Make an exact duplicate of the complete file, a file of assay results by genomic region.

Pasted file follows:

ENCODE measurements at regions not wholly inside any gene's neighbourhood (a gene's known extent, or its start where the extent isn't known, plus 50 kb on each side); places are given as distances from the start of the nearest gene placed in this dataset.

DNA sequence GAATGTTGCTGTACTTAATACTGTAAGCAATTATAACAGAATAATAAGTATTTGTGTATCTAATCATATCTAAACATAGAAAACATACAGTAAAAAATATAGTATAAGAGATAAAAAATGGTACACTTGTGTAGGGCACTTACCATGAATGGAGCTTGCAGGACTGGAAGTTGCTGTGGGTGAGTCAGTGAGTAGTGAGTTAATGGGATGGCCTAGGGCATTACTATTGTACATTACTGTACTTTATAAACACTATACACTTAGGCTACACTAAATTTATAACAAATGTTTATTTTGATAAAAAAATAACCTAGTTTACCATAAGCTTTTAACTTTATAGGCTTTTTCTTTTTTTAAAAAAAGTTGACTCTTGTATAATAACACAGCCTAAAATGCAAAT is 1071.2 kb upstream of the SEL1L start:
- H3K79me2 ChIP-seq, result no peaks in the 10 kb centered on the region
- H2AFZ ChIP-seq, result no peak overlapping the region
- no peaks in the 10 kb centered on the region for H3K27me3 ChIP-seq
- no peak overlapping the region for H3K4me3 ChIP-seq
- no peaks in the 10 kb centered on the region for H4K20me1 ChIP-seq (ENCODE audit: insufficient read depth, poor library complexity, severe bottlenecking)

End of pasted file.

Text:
ENCODE measurements at regions not wholly inside any gene's neighbourhood (a gene's known extent, or its start where the extent isn't known, plus 50 kb on each side); places are given as distances from the start of the nearest gene placed in this dataset.

DNA sequence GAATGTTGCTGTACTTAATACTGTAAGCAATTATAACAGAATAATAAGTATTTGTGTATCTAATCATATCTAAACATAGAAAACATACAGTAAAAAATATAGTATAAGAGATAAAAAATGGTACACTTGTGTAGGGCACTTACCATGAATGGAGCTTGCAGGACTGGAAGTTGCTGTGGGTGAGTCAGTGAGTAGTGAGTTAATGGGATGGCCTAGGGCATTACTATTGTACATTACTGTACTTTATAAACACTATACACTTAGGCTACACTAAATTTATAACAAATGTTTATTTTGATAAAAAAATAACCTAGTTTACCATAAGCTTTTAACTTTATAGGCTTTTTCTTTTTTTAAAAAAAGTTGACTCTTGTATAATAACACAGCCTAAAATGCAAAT is 1071.2 kb upstream of the SEL1L start:
- H3K79me2 ChIP-seq, result no peaks in the 10 kb centered on the region
- H2AFZ ChIP-seq, result no peak overlapping the region
- no peaks in the 10 kb centered on the region for H3K27me3 ChIP-seq
- no peak overlapping the region for H3K4me3 ChIP-seq
- no peaks in the 10 kb centered on the region for H4K20me1 ChIP-seq (ENCODE audit: insufficient read depth, poor library complexity, severe bottlenecking)